BLTC Press Titles

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Paradoxes of the Highest Science

Eliphas Levi

The Count of Monte Cristo

Alexandre Dumas

The Adventures of Sherlock Holmes

A. Conan Doyle

Leaves of Grass

Walt Whitman

Adventures of the Barnabys in America

by Frances Milton Trollope


"Of course you won't!" exclaimed both the Miss Perkinses in a breath, and Miss Matilda, confident in intimacy, added, "I am sure you would be a fool if you did."

"And then there is the sending it to the papers you know, mamma," said Madame E. C. Tornorino, with energy; "I do beg that may not be forgotten."

"Mercy on me," cried her mother, "to think that I should keep sitting here with such an awful deal of business to do! It is all very natural that you two should like to keep together, there, billing and cooing like a pair of wood-pigeons, but it will never do for us. My dear Don Tornorino, will you just step down into your father-in-law's library, and look for a pen, and ink, and a sheet of paper, and then I will give you leave to whisper to Patty till dinner-time, if you like it."

The tall bridegroom rose from his place to obey her, and using a little gentle violence to disengage his coat-collar from the fond grasp of his affectionate bride, very respectfully pronounced the words " Yes, ma'am," and left the room.

"Isn't he beautiful, mamma?" demanded the young wife, as soon as he had disappeared. "He is ten thousand million times handsomer than Jack ever was or ever will be, isn't he?"

"He is a very fine man, Patty, there is no doubt of it," replied Mrs. O'Donagough, "I always admired that style of man—the whiskers and hair, and all that, you know. I have always thought that it gave particularly the air of a gentleman—I might, indeed, say of a nobleman."

"Exactly that!" cried Miss Matilda Perkins. "Mrs. O'Donagough always expresses herself so happily. He is a fine man—a stylish man, Patty. That is exactly what he is—and many and many's the girl that will look upon you with envy, my dear, take my word for that."

"Well, I can't help it, if they do, Matilda," replied the wellpleased Madame Tornorino. "But I wish you would not send him away, mamma! Why could not Matilda, or your own particular friend, Louisa, have gone for the pen and ink? I do think it is very hard to send one's husband away the very first day after one is married to him."

"But who could guess, Patty, that he would be staying so unaccountably long?" returned her mother.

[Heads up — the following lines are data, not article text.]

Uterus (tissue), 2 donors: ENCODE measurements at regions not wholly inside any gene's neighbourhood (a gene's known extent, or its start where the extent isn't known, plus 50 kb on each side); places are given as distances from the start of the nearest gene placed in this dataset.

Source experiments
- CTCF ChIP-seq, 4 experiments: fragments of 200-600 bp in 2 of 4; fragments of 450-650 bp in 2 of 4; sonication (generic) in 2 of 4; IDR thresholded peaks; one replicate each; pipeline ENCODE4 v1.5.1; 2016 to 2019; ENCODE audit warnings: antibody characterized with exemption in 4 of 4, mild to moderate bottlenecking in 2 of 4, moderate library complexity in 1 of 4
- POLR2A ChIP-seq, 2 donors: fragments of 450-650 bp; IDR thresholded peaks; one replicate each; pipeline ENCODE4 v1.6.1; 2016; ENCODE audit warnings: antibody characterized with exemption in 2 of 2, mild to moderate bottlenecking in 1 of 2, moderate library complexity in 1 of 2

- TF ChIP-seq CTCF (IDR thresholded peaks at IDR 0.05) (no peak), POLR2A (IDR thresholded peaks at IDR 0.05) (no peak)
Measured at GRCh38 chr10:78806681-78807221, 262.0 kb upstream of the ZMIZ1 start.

"Lor bless my soul, I could have made the paper by this time, and I shall have altogether forgot what came into my head about what was to be sent to the newspaper—haven't you got a scrap of paper either of you, and a pencil?"

The ready hand of the faithful Louisa was in her pocket in an instant, and from its varied stores she drew forth the " Lady's Polite Remembrancer" for the year, which contained a little pencil, very neatly cut for writing.

"Will this do, dear Mrs. O'Donagough?" said she, presenting it.

"Do? Lor, no! I shall break it in half a minute. But, however, that don't much signify, I may just write down a word or two, to keep what I was thinking of in my head, it was so exactly the right sort of thing. Give me some paper, Louisa."

"Paper! Oh, dear me, where can I find any, I wonder? Do, my dear darling Miss Patty, tell me where I can find a bit of paper for good mamma?"

On being thus addressed, the newly-married lady suddenly sprung from the sofa on which she had been seated, and rushing across the room with a movement more resembling the spring of a powerful young panther than anything else, seized the gentle Louisa by the shoulders, and shook her heartily.

"I'll teach you to call me Miss Patty, you nasty old maid, you! How dare you do any such thing? Don't you know that if I am Miss Patty still, I am just no better than I ought to be, and a pretty thing that is for you to say of your own best friend's only daughter. Arn't you ashamed of yourself—arn't you then?"

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